It literally just hit me, with one month to go. We’re not coming up on a new year, we’re coming up on a new decade!
A bit poleaxed by this.
How did this happen? Where did the time go? Am I going to be feeling this same way ten years from now, when I am... *gulp*... 54?
Here I had just been worrying whether I would finish all my resolutions for 2019, and suddenly I’m snapped into a whole next-level perspective.
I spent my twenties being broke, big-time broke, but I somehow managed to finish out that decade of my life with a college degree and a driver’s license. (And a divorce but who’s counting)
Then I spent most of my thirties with my husband. That was an extremely dramatic change from the previous decade of my life. In fact it is helping with this time-shock that I am feeling right now, to think of when he entered my life and the fantastic contrast between His Time and any Time Before. We often say, “I can barely remember what it was like before you came along,” (to our phones) and it feels very true.
Now let’s compare 2009 to 2019.
Um... what else?
2009 was the year I got married again. There probably won’t be as dramatic a change in my life again, unless we get a grandkid (?) or until we retire. That part of things feels solved. For someone who is single, I would say, don’t worry. I hope you always feel that being single is better than being with the wrong person, or being with someone for the wrong reasons. Marriage is either the best thing to ever happen to you, or the worst...
I continue to not own a home. I’ve never bought a house or owned property, and I wonder if I ever will. We’ve moved [counting] eight times since 2009! We’ve also traveled to nine countries together. That part is starting to feel pretty standard. For those who have lived in only one home in the past decade, take a moment to consider that in the context of someone who moves a lot.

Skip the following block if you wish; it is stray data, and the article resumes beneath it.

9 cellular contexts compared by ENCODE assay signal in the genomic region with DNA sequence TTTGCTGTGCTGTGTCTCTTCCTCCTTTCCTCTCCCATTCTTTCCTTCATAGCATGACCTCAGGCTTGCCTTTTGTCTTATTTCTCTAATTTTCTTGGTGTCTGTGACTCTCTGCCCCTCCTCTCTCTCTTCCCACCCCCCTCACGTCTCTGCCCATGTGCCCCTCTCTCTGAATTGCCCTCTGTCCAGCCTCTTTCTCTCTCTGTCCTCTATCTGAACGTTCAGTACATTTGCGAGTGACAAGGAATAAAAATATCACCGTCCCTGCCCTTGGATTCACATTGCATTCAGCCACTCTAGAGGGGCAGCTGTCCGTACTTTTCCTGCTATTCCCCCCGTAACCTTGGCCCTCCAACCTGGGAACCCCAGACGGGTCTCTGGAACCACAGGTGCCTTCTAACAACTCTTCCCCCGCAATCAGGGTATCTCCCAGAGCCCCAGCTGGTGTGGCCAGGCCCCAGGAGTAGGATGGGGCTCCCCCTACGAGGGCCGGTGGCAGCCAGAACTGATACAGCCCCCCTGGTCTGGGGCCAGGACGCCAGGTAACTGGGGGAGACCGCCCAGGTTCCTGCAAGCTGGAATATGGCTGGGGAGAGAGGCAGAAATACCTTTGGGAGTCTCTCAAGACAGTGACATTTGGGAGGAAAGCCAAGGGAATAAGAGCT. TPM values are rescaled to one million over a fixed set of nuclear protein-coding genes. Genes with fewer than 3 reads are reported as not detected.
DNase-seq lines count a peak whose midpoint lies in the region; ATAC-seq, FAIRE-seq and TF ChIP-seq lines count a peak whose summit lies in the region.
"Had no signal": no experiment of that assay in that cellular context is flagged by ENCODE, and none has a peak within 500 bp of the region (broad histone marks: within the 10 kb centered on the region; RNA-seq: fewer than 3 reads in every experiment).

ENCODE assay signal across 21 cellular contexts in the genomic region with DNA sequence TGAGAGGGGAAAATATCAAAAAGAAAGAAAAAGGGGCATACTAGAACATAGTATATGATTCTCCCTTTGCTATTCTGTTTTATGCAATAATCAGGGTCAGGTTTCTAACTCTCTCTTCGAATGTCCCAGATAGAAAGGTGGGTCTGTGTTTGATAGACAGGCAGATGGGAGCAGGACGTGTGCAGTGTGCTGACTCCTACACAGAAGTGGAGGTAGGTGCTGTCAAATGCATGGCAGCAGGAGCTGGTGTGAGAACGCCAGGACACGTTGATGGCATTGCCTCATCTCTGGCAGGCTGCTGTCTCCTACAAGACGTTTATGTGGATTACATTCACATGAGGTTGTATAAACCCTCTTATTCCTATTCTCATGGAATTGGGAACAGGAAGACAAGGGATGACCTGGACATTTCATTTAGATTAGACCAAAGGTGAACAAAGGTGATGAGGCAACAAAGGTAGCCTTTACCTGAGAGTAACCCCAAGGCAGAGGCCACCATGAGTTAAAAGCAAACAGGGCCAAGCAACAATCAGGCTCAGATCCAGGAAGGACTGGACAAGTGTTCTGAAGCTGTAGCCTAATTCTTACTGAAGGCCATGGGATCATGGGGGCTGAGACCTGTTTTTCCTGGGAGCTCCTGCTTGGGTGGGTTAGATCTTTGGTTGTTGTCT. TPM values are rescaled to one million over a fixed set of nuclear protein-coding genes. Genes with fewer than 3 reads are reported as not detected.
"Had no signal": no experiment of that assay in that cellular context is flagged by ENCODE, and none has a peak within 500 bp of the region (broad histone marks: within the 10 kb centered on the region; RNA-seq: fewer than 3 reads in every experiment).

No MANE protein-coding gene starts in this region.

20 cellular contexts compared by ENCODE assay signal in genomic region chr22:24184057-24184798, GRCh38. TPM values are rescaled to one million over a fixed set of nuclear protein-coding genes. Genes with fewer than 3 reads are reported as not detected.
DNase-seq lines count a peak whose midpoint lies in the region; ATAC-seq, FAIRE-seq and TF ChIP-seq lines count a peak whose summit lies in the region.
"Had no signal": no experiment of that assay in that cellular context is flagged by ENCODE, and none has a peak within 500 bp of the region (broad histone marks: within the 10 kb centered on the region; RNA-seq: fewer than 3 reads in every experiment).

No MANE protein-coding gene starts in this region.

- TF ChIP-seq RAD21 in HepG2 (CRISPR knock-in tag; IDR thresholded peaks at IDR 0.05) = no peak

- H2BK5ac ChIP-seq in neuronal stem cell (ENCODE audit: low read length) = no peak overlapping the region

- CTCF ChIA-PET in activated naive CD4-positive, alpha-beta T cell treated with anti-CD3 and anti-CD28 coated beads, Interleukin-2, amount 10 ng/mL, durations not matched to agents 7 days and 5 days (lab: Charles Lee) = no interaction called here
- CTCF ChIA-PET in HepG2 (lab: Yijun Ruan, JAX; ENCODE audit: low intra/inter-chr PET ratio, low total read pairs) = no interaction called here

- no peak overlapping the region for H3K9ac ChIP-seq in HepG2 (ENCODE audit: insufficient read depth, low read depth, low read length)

Not only do we not own a home, we also don’t own a vehicle. I sold my car shortly after we started dating, and my husband’s pickup died somewhere past 200,000 miles. Then we had a compact car for a while, but it was recalled and we elected not to replace it. That’s something to consider in a ten-year context as well: your main form of transportation.
Ten years ago, I still had a student loan, we were paying for our wedding, and my husband was still paying both alimony and child support. Fast forward to today and we’re debt-free, living in a completely different financial world. (Saving half your income will do that). Ten years is an ideal block of time to consider your finances. Are you on track to be free of any financial burdens that you have today?
Or, realistically, are you going to continue to spend beyond your means, like most people, and find any thoughts of money and debt scary or depressing?
(There’s still time)
Ten years ago, we lived in a suburban house that was roughly 1800 square feet. We had three bedrooms, two bathrooms, a yard, and a two-car garage with loft storage. We had two couches and two dining tables. Now we live in a 650-square-foot apartment. We’ve been sub-900-square-feet for the past five years, tiny house territory. We got rid of easily 80% of everything we owned, possibly more like 90%. While it seems weird to imagine having all that stuff again, and I strongly doubt we ever will, we will probably expand into a bit bigger home again within the next decade, more for the yard and a possible guest room than anything else. Also because tiny homes are harder to find!